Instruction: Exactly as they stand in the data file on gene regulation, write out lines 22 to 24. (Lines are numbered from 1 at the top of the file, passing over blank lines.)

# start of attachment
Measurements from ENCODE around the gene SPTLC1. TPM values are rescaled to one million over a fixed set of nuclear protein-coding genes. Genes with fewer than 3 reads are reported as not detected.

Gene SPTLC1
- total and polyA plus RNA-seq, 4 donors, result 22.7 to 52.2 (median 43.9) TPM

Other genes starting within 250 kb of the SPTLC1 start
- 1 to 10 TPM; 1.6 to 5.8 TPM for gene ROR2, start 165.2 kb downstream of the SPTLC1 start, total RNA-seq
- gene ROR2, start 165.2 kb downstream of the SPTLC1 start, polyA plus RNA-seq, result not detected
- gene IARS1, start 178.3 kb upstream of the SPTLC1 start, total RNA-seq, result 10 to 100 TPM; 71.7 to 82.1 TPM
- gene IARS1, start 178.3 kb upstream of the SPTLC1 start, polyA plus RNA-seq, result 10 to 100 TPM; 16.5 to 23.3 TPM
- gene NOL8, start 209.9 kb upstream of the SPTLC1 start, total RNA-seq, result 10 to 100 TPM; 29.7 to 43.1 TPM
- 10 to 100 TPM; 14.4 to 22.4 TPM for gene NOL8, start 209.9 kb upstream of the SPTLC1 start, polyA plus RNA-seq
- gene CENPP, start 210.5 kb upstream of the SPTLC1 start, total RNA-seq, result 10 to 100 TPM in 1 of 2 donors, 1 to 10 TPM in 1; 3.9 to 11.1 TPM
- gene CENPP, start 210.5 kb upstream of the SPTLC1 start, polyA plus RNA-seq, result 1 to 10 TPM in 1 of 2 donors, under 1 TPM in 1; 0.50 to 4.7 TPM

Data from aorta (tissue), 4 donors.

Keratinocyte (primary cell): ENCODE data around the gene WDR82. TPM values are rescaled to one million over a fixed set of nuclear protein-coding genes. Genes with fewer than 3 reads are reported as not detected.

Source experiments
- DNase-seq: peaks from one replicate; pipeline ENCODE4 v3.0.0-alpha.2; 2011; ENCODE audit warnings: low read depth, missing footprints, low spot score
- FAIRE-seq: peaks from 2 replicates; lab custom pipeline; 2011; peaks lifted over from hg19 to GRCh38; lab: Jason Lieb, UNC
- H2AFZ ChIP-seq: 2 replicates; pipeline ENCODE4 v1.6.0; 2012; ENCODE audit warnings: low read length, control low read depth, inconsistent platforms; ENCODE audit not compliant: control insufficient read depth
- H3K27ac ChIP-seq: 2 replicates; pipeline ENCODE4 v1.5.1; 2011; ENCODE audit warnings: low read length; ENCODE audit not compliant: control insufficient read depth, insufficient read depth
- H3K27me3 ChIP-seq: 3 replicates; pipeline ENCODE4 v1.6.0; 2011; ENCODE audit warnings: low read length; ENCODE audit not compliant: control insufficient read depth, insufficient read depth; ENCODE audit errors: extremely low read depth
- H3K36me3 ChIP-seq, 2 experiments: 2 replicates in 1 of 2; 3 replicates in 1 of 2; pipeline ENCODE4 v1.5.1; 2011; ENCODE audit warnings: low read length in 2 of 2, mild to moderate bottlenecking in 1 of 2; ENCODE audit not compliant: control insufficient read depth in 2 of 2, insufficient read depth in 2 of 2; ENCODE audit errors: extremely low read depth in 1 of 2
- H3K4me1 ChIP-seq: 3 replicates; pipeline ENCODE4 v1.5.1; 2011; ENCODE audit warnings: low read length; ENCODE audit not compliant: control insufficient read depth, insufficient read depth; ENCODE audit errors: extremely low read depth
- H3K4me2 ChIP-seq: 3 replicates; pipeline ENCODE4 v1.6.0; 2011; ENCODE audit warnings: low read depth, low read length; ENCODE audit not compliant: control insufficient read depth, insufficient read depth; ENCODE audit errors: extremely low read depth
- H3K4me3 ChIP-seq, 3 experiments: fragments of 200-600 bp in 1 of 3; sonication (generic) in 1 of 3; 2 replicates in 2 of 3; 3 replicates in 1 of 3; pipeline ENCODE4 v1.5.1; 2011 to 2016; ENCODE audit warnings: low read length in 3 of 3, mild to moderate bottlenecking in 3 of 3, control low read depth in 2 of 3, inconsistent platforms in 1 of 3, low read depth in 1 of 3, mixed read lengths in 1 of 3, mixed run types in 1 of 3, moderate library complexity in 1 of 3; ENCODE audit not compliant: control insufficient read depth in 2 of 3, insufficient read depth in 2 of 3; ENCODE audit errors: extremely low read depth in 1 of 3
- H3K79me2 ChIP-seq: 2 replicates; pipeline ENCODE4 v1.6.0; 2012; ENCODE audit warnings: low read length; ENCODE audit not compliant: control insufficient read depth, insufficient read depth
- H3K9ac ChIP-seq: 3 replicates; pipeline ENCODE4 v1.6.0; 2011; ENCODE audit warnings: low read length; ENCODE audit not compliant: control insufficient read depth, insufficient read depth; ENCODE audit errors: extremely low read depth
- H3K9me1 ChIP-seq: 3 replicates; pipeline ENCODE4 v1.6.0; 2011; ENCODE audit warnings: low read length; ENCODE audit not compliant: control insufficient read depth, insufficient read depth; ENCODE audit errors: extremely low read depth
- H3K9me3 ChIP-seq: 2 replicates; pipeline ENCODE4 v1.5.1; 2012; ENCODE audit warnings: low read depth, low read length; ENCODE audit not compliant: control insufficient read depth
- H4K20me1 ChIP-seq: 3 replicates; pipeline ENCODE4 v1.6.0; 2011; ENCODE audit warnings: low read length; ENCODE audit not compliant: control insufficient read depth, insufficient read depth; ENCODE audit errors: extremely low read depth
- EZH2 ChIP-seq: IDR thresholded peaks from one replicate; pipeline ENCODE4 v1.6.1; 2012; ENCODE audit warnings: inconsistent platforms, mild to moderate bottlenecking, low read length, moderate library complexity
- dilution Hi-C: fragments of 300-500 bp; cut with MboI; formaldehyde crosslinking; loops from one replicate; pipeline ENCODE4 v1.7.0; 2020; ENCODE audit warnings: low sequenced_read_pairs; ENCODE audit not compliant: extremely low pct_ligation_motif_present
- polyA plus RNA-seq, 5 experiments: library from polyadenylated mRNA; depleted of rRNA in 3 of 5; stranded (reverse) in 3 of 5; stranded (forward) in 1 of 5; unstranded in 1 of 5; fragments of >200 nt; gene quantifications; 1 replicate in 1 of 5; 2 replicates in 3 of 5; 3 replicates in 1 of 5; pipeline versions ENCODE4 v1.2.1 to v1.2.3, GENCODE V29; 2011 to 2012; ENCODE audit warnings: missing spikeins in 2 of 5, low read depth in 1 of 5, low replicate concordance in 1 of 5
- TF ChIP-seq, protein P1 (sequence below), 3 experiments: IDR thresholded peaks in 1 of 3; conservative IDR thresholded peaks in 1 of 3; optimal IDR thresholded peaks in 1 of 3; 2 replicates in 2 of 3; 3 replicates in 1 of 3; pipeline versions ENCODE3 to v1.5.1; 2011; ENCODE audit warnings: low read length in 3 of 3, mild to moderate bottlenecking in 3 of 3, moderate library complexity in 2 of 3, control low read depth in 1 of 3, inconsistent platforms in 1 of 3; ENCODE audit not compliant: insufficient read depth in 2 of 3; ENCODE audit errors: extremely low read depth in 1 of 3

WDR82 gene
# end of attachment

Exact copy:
- H3K4me1 ChIP-seq: 3 replicates; pipeline ENCODE4 v1.5.1; 2011; ENCODE audit warnings: low read length; ENCODE audit not compliant: control insufficient read depth, insufficient read depth; ENCODE audit errors: extremely low read depth
- H3K4me2 ChIP-seq: 3 replicates; pipeline ENCODE4 v1.6.0; 2011; ENCODE audit warnings: low read depth, low read length; ENCODE audit not compliant: control insufficient read depth, insufficient read depth; ENCODE audit errors: extremely low read depth
- H3K4me3 ChIP-seq, 3 experiments: fragments of 200-600 bp in 1 of 3; sonication (generic) in 1 of 3; 2 replicates in 2 of 3; 3 replicates in 1 of 3; pipeline ENCODE4 v1.5.1; 2011 to 2016; ENCODE audit warnings: low read length in 3 of 3, mild to moderate bottlenecking in 3 of 3, control low read depth in 2 of 3, inconsistent platforms in 1 of 3, low read depth in 1 of 3, mixed read lengths in 1 of 3, mixed run types in 1 of 3, moderate library complexity in 1 of 3; ENCODE audit not compliant: control insufficient read depth in 2 of 3, insufficient read depth in 2 of 3; ENCODE audit errors: extremely low read depth in 1 of 3